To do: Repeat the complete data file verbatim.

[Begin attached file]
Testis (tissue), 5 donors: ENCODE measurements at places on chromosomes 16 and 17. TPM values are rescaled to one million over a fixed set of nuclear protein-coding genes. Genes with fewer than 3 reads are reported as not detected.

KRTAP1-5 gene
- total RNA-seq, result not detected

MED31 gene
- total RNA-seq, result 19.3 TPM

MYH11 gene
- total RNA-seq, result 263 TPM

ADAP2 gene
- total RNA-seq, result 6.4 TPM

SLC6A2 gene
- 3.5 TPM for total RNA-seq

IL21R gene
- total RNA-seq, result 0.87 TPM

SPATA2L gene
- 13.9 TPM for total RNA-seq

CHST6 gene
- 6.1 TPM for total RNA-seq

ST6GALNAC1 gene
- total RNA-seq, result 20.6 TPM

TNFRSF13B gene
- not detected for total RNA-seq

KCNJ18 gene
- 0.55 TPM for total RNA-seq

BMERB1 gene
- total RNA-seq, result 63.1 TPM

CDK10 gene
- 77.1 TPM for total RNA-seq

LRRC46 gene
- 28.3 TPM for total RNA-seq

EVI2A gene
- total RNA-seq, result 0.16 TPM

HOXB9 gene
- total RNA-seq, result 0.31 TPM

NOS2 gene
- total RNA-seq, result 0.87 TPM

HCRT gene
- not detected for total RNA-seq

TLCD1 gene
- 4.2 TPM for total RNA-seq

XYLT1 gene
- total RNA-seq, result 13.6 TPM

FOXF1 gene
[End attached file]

Testis (tissue), 5 donors: ENCODE measurements at places on chromosomes 16 and 17. TPM values are rescaled to one million over a fixed set of nuclear protein-coding genes. Genes with fewer than 3 reads are reported as not detected.

KRTAP1-5 gene
- total RNA-seq, result not detected

MED31 gene
- total RNA-seq, result 19.3 TPM

MYH11 gene
- total RNA-seq, result 263 TPM

ADAP2 gene
- total RNA-seq, result 6.4 TPM

SLC6A2 gene
- 3.5 TPM for total RNA-seq

IL21R gene
- total RNA-seq, result 0.87 TPM

SPATA2L gene
- 13.9 TPM for total RNA-seq

CHST6 gene
- 6.1 TPM for total RNA-seq

ST6GALNAC1 gene
- total RNA-seq, result 20.6 TPM

TNFRSF13B gene
- not detected for total RNA-seq

KCNJ18 gene
- 0.55 TPM for total RNA-seq

BMERB1 gene
- total RNA-seq, result 63.1 TPM

CDK10 gene
- 77.1 TPM for total RNA-seq

LRRC46 gene
- 28.3 TPM for total RNA-seq

EVI2A gene
- total RNA-seq, result 0.16 TPM

HOXB9 gene
- total RNA-seq, result 0.31 TPM

NOS2 gene
- total RNA-seq, result 0.87 TPM

HCRT gene
- not detected for total RNA-seq

TLCD1 gene
- 4.2 TPM for total RNA-seq

XYLT1 gene
- total RNA-seq, result 13.6 TPM

FOXF1 gene